The reputations of Atlanta and Savannah, Georgia, are well-deserved for their historic landmarks, cuisines, and Southern hospitality. But the Peach State is much more than the two cities. There are dozens of small towns and communities to explore for those looking for a different, more local experience and slower pace.
Within a few hours’ drive from the two major cities, you can be in charming towns in the mountains, by the coast, the marshy swamp, or the red clay hills. Each of these six destinations has been chosen for its incredible restaurants, lesser-known landmarks, and exceptional hospitality. Here are our six favorite small towns in Georgia to explore.
Americus sits three hours south of Atlanta. The town’s rich historical architectural design, boutique shops and hotels, range of eateries, and overall small-town vibe make this a perfect base to explore Sumter County. A vintage 1949 train connects many of the historic small towns in South Georgia, and Americus is the ideal first stop on the route. Weekend train rides run to places like Plains, where President Jimmy Carter grew up, and Leslie, a town lined with beautiful dogwoods. The hamlet of Andersonville is also a short drive from Americus and home to a notorious Civil War prisoner of war camp with an incredible museum and interpretive center.
Americus’ food scene is unique. From home-cooked traditional Southern fare to five-star restaurants, there’s a vast range of excellent dining options. Cafe Campesino, in particular, is worth a visit for their outstanding range of coffee from around the world and homemade pastries and sandwiches. For more formal dining Rosemary and Thyme Restaurant delivers. Located inside the historic Windsor Hotel, it has an ambiance of a Victorian dining room and serves dishes like balsamic glazed pork chops and regional fish in white wine sauce. Locals hang out after hours on the hotel’s balcony at Floyd’s Pub, named for the hotel’s former bellman.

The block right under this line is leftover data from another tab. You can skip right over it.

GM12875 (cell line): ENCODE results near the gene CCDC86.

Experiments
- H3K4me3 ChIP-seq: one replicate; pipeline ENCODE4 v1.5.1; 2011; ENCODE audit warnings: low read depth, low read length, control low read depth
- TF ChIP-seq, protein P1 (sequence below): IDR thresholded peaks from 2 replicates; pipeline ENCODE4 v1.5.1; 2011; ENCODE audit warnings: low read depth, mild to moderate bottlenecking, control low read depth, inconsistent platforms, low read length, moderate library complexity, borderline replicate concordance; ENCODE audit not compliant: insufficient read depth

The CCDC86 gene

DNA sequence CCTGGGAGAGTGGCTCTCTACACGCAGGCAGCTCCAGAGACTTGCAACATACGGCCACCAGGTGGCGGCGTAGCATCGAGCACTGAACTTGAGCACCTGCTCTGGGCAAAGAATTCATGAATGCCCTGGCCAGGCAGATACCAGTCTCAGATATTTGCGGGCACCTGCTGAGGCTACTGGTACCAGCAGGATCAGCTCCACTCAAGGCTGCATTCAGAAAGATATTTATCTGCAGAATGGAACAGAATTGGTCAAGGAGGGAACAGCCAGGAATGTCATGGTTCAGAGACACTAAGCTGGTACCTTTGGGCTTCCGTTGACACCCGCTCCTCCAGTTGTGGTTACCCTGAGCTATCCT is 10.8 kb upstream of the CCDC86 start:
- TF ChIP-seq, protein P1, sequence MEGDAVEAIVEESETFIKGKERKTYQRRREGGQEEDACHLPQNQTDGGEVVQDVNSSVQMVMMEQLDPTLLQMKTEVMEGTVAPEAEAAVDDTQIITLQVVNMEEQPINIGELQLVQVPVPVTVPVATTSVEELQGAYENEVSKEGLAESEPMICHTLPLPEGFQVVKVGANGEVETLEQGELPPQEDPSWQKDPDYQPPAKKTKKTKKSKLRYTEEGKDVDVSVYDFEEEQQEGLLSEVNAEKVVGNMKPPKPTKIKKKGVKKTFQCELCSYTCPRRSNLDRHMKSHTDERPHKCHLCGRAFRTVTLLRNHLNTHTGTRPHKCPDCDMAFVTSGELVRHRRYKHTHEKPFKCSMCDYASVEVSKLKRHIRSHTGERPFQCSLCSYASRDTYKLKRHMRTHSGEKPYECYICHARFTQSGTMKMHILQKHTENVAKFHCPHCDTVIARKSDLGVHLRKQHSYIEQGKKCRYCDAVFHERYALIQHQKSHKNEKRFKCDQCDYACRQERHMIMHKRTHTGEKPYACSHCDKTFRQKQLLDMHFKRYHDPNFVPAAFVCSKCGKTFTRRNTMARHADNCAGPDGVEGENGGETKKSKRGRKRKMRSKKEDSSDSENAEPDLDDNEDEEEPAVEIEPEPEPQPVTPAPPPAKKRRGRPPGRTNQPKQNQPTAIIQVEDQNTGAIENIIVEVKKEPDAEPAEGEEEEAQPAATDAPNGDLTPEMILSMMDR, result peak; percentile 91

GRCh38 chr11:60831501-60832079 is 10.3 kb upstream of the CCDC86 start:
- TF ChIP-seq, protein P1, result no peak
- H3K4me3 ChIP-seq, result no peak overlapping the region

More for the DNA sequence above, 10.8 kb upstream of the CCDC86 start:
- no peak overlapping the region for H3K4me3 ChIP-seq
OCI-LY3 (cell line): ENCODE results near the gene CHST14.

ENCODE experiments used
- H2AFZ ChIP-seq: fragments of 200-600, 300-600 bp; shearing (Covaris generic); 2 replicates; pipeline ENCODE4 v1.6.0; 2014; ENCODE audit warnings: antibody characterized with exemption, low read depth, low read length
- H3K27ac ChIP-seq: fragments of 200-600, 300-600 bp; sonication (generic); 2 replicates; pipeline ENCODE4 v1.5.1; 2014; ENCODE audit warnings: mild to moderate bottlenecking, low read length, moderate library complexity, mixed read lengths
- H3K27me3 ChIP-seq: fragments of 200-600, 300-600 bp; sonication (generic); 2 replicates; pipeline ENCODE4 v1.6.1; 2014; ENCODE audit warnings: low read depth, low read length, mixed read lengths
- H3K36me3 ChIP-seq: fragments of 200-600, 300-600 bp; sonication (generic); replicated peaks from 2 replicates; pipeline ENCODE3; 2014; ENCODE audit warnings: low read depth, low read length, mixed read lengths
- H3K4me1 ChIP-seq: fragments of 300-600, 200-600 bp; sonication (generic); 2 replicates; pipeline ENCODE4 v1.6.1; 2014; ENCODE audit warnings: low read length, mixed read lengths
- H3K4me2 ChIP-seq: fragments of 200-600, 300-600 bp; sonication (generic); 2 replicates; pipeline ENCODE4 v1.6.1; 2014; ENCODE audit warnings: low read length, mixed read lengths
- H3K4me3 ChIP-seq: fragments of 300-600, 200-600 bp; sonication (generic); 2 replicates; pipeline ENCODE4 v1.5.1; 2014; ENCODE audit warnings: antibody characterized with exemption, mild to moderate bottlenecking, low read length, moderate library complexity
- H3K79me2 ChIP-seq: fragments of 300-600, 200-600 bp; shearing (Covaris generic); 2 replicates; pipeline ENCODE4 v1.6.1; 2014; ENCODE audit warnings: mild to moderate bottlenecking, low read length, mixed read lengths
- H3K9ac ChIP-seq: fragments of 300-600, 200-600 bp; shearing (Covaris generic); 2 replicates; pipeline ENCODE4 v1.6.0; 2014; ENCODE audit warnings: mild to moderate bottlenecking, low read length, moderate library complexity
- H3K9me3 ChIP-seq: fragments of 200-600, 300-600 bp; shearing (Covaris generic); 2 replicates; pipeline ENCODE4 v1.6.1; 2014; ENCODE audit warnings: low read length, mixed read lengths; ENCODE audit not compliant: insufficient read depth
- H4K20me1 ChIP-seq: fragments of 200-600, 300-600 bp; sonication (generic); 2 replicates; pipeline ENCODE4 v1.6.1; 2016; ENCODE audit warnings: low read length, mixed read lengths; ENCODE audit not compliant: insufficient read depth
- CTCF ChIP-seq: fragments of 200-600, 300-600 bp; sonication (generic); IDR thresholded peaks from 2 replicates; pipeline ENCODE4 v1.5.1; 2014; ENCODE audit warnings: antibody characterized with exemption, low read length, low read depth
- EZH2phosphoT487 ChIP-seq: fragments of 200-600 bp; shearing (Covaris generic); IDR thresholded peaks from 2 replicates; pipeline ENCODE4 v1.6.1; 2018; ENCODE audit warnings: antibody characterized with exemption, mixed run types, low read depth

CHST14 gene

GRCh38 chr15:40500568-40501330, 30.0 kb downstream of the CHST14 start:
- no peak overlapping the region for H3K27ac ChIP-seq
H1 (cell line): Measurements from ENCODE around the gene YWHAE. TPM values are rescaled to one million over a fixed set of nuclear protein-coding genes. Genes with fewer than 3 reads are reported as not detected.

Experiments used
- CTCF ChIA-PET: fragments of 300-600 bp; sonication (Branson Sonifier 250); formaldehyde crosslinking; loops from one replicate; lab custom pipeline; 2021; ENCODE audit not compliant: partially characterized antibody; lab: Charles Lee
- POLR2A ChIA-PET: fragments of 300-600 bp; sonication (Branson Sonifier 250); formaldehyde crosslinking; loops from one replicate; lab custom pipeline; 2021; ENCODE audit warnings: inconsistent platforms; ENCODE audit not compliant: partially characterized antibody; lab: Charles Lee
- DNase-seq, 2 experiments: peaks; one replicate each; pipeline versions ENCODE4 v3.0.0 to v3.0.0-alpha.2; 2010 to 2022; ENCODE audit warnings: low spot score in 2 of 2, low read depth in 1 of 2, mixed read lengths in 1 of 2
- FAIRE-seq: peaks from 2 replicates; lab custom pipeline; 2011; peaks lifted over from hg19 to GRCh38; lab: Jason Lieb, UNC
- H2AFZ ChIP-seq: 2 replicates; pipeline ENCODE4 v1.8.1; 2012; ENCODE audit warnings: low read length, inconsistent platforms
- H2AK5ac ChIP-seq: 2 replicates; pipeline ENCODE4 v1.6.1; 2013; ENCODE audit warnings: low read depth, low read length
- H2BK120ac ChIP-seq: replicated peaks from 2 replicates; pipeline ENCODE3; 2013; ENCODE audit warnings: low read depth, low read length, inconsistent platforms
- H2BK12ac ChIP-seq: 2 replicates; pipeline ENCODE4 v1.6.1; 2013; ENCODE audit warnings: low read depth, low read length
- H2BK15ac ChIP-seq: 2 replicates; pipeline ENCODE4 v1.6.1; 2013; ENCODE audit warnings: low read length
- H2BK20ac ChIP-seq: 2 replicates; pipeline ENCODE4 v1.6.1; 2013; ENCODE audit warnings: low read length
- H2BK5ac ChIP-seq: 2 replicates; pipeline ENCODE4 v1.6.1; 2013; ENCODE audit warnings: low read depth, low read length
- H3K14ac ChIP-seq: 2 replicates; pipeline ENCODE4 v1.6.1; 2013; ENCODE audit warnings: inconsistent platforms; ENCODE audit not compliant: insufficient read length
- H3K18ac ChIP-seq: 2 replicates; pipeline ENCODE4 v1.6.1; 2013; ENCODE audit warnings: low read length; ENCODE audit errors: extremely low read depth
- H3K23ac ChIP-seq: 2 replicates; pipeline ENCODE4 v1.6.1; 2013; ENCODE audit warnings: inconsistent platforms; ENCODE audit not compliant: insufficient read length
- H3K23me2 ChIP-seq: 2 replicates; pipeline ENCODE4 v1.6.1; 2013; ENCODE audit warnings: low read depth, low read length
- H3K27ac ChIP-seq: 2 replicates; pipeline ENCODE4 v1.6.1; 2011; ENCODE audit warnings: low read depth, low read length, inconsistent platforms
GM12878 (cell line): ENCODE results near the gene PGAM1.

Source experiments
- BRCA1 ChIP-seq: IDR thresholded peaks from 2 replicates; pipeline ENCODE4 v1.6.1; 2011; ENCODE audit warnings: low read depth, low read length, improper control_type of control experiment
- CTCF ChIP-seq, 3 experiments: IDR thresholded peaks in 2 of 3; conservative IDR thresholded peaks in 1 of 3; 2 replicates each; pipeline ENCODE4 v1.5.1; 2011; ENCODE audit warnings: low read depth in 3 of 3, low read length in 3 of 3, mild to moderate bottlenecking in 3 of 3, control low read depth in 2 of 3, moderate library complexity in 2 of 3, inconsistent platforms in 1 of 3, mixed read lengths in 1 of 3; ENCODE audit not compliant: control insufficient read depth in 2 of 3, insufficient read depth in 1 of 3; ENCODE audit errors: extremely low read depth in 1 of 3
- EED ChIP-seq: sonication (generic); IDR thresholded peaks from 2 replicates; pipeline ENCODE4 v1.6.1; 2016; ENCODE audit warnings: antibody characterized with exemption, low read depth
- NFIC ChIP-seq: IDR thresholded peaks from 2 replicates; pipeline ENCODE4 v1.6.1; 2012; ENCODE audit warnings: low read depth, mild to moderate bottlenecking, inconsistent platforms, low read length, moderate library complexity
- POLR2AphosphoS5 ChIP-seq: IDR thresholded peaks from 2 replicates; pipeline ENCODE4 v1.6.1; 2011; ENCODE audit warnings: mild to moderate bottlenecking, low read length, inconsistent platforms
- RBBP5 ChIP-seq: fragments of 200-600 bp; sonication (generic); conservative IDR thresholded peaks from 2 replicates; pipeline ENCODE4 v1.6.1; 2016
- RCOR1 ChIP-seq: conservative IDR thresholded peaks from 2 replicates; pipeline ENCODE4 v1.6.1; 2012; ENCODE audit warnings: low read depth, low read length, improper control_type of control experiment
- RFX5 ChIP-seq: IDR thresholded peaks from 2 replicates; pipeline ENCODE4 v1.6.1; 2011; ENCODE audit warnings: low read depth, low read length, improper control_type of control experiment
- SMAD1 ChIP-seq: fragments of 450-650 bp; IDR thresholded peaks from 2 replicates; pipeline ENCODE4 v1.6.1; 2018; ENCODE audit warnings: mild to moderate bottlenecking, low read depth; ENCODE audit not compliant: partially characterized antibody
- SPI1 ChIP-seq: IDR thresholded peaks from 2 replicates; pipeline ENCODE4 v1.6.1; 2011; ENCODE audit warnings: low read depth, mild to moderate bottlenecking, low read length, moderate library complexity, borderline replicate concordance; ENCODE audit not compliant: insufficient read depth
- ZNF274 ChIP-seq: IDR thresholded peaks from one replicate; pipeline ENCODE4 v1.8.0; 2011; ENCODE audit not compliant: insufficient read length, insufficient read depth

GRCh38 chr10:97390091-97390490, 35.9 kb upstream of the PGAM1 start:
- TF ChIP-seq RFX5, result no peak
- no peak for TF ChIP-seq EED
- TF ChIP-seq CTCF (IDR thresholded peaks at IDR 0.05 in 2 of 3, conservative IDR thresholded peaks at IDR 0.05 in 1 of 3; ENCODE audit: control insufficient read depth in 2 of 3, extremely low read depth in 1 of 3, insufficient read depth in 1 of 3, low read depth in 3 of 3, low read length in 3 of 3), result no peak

The town also has excellent shopping. For antiques, local crafts, jewelry and home décor, you can lose an afternoon rummaging at The Maze. If you are in town on the first Friday of the month, local businesses are invited to come together to the store to showcase and enjoy local products and art.
Music lovers can’t miss the “Classic City” of Athens, also located only an hour and a half from Atlanta. It has played an essential role in the careers of bands like R.E.M. and The B-52s. Venues like The Georgia Theatre, a 1935 movie theater, and the 40 Watt Club still host up-and-coming acts most nights of the week.
The city is home to some offbeat attractions like the world’s only double-barreled cannon and the most beloved residents, an oak called the Tree That Owns Itself. The stately tree was deeded to itself by a resident, protecting it for future generations to enjoy.
Eating out in Athens is a joy, and the restaurants have a reputation that stacks up against the best of Atlanta. Chef and TV judge Hugh Acheson made his home here, opening his flagship restaurant Five and Ten. Other award-winners and classic favorites include Weaver D’s, a favorite of members of R.E.M., and Last Resort Grill, with its decadent shrimp and grits. Athens has also become somewhat of a beer town, starting with Terrapin Beer Company, founded in 2002. Since then, five more have opened their doors, including the wildly popular Creature Comforts Brewing Company.
If the mountains are calling, Clayton in Rabun County is the place to be. The bustling downtown of eateries has earned Clayton the unofficial title of “Farm to Table Capital of Georgia.” A couple of venues stand out, but you won’t go wrong if you come to this mountain community to eat. Fortify is known for pizza and a celebration of local produce, while Grapes and Beans have delightful sandwiches and an incredible wine selection. The town is also close to many wineries, so basing yourself here and exploring the regional vineyards makes a great day out.